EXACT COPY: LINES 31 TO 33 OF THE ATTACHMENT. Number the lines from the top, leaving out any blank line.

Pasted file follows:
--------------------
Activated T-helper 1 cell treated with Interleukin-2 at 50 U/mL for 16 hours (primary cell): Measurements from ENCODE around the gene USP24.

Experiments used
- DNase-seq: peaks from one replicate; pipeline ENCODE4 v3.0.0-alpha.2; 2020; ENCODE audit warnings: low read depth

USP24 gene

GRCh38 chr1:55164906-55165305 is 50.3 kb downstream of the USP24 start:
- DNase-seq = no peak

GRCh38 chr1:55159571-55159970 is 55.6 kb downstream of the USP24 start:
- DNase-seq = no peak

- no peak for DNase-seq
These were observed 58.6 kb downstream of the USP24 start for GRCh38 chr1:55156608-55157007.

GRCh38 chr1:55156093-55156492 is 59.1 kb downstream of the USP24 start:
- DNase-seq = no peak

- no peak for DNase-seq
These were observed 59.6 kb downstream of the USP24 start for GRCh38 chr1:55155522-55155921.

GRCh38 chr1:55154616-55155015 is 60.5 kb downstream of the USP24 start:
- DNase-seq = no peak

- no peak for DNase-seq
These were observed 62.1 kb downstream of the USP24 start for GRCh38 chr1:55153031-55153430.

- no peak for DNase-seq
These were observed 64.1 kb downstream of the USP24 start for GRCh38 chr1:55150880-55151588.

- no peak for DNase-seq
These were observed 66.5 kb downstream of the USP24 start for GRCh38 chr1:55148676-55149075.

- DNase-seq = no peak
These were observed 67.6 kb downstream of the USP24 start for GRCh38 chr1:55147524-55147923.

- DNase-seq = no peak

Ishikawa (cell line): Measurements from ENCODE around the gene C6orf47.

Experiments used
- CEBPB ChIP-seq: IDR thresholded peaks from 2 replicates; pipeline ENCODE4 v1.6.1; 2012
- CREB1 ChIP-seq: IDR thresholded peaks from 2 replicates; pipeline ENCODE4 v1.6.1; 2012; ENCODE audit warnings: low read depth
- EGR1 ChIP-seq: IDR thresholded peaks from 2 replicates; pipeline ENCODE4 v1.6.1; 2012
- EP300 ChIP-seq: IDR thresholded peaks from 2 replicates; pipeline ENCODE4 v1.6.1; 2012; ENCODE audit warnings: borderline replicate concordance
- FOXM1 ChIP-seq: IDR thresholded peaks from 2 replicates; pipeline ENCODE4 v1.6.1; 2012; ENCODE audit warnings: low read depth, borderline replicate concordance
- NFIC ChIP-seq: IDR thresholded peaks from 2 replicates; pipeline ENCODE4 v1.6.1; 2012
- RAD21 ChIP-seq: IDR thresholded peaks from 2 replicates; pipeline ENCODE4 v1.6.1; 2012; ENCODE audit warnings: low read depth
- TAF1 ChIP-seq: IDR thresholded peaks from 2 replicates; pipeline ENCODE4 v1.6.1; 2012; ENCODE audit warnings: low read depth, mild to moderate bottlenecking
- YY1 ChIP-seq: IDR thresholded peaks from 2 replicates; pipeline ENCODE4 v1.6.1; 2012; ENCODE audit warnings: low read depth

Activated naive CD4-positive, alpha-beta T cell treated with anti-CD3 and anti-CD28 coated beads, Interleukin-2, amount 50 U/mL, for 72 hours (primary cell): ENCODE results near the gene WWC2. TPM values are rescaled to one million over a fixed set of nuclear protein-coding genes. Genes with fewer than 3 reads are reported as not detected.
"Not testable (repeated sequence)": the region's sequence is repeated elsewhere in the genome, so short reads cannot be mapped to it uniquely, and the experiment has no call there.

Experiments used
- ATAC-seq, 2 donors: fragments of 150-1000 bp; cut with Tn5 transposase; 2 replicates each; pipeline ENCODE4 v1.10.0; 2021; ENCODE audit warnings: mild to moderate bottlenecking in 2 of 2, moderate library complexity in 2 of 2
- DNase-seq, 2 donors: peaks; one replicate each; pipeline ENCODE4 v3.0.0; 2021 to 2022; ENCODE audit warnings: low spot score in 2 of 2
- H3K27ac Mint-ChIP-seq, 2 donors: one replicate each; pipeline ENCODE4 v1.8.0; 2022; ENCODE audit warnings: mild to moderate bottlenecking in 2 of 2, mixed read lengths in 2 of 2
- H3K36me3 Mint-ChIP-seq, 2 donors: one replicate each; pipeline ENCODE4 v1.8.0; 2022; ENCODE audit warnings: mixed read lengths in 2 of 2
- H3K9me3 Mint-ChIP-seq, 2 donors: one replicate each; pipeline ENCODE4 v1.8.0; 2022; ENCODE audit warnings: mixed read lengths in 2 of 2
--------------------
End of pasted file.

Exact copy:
- EP300 ChIP-seq: IDR thresholded peaks from 2 replicates; pipeline ENCODE4 v1.6.1; 2012; ENCODE audit warnings: borderline replicate concordance
- FOXM1 ChIP-seq: IDR thresholded peaks from 2 replicates; pipeline ENCODE4 v1.6.1; 2012; ENCODE audit warnings: low read depth, borderline replicate concordance
- NFIC ChIP-seq: IDR thresholded peaks from 2 replicates; pipeline ENCODE4 v1.6.1; 2012